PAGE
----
Trump-Kim summit: How Kim Jong Un went from global pariah to guest of honour

The once-reclusive North Korean leader Kim Jong Un has turned into one of the most sought-after guests in Asia.
The once-reclusive North Korean leader Kim Jong Un has turned into one of the most sought-after guests in Asia.PHOTO: AFP

SEOUL (BLOOMBERG) - Kim Jong Un's arrival in Vietnam this week for a second meeting with United States President Donald Trump may be most remarkable for how normal it's becoming.

Since opening talks with South Korea last year, the once-reclusive North Korean leader has turned into one of the most sought-after guests in Asia.

At each stop - from Beijing to Singapore and now Hanoi - Mr Kim, 35, is being escorted down red carpets by officials eager to build early ties with the head of one of the world's last untapped emerging markets.

The swing from international pariah to guest of honour is a testament to Mr Kim's success in wresting power from military chieftains and eliminating rivals since his father died in 2011. It also illustrates his long-held desire to restore an economy drained by decades of famine, state planning and military expansion under his father and grandfather.

"If you want to really understand the Kim Jong Un of the present, you have to travel back to his early years," said Ms Kim Young-hui, who defected from North Korea in 2002 and is now a senior economist at the Korea Development Bank's Inter-Korean Economic Cooperation Research Unit.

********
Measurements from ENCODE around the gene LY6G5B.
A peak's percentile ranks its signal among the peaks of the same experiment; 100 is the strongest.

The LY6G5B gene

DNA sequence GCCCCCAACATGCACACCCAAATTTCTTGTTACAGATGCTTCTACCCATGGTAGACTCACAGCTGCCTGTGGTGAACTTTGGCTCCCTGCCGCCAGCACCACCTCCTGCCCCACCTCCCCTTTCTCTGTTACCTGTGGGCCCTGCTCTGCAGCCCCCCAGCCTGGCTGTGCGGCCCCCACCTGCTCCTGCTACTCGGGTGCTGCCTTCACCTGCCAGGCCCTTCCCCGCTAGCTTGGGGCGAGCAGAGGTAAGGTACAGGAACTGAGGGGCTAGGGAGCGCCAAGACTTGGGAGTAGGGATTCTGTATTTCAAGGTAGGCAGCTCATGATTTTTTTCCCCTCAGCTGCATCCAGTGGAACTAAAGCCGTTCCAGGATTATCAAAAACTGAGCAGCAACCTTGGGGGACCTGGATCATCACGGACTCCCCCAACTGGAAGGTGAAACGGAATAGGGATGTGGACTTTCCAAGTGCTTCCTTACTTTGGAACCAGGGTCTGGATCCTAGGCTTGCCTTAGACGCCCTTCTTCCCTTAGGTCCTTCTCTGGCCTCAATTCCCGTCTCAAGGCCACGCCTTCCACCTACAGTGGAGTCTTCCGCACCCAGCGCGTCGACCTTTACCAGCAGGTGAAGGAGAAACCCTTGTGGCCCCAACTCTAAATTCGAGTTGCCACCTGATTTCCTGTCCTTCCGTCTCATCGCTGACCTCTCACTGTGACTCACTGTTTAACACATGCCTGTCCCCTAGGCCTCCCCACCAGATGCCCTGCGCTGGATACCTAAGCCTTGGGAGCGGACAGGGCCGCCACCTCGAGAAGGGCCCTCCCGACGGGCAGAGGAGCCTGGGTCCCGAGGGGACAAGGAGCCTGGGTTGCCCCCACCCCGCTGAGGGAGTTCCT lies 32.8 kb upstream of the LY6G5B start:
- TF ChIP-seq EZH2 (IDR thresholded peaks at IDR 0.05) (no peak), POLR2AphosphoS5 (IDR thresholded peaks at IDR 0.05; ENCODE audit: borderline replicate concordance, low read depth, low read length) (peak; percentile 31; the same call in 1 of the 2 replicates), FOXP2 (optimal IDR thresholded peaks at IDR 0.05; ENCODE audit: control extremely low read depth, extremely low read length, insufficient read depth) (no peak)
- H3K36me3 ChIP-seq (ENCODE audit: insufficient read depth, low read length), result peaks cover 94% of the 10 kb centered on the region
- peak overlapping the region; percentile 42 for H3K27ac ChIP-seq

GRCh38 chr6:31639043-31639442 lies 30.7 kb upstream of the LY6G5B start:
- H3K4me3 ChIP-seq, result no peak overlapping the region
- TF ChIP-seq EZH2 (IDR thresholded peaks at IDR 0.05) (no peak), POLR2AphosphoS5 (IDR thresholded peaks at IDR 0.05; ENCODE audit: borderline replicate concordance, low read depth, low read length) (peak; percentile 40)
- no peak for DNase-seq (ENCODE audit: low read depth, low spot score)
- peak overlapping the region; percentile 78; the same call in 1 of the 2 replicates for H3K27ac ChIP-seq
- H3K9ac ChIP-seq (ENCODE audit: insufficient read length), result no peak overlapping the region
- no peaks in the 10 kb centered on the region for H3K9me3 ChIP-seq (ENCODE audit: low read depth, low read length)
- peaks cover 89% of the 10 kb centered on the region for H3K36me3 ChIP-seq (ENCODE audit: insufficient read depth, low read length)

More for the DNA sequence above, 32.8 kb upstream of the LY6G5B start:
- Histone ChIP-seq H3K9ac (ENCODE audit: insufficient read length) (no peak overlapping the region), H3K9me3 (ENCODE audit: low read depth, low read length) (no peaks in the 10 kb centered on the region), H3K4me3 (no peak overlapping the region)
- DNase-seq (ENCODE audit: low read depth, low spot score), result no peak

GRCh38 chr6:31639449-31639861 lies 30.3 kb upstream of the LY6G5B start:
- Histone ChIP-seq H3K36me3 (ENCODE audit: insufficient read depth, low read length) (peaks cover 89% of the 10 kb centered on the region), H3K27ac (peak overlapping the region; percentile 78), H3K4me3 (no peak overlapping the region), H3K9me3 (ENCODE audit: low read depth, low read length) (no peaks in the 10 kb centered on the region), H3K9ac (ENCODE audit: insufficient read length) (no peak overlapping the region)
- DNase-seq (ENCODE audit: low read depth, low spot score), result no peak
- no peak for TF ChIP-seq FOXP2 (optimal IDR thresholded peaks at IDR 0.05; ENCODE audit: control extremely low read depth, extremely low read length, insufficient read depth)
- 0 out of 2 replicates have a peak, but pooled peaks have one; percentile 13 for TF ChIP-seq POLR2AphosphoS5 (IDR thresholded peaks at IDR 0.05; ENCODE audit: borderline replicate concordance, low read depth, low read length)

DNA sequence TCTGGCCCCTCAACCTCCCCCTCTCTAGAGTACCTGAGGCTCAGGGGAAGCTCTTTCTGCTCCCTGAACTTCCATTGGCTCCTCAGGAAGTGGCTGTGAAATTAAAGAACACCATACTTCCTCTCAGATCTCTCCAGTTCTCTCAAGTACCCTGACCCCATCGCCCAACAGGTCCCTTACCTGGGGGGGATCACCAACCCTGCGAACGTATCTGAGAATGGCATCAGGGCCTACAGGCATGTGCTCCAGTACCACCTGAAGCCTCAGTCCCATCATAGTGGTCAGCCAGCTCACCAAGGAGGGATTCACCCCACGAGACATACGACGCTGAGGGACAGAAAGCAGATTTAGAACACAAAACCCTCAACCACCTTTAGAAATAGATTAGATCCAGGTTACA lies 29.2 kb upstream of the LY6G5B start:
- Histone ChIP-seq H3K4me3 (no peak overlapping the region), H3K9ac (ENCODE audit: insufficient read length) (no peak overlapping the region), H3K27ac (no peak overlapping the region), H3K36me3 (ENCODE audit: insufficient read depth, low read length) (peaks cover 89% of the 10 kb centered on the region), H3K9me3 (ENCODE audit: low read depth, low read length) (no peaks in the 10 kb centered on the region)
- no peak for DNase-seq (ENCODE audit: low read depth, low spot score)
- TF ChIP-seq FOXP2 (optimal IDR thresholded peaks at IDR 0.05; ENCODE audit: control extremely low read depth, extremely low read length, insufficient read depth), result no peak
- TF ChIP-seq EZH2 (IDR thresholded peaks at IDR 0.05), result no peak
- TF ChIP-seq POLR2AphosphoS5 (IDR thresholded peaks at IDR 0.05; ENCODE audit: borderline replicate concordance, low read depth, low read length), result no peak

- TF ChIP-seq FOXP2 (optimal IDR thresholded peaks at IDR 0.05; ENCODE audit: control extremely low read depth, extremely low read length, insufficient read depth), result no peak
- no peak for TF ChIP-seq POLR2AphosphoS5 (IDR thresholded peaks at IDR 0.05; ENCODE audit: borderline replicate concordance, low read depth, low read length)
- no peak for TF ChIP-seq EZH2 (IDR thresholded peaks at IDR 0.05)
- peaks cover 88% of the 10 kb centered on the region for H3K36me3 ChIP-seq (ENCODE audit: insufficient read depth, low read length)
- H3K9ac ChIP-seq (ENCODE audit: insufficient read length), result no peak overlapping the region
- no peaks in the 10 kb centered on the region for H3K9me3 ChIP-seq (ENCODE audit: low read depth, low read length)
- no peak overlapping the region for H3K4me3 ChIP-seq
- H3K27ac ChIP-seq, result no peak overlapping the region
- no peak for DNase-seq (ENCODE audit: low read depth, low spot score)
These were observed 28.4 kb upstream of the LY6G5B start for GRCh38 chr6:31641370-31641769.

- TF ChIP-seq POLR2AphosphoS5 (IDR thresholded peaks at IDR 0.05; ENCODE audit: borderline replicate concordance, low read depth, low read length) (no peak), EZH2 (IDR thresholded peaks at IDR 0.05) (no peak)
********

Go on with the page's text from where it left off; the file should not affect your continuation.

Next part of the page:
He wondered why his father, Mr Kim Jong Il, hadn't travelled overseas much "and why North Korea was so poor," she said, citing a book by a Japanese chef who worked for the late dictator. "Kim Jong Un was thinking that when he became the leader, he would run the country a lot better than his reclusive father."

Over the past seven years, the Swiss-educated Kim has steered North Korea from his father's "military first" policy focused on building a nuclear arsenal to one that emphasises the economy.

 
 
 

After successfully testing an intercontinental ballistic missile in 2017, he declared the weapons programme "complete", initiated talks with Mr Trump and announced a new strategy for boosting the economy.

The move ended Mr Trump's threats of war and paved the way for a historic first meeting with the US President in June last year. It also opened a new world of potential investors from Seoul to Singapore - provided Mr Kim can get Mr Trump to relax international sanctions against his weapons programme.

In recent months, Mr Kim has railed against the sanctions, which do everything from ban travel by officials to curb its energy imports.

North Korea ranks as one of the world's poorest countries and the sanctions are believed to have helped cause the country's deepest recession in two decades in 2017, according to South Korean estimates.

"When they come to negotiations, it means they are having a tough time internally due to sanctions and Mr Kim feels nervous," said Mr Thae Yong-ho, who was North Korea's deputy ambassador to Britain before defecting in 2016 and becoming a critic of the regime.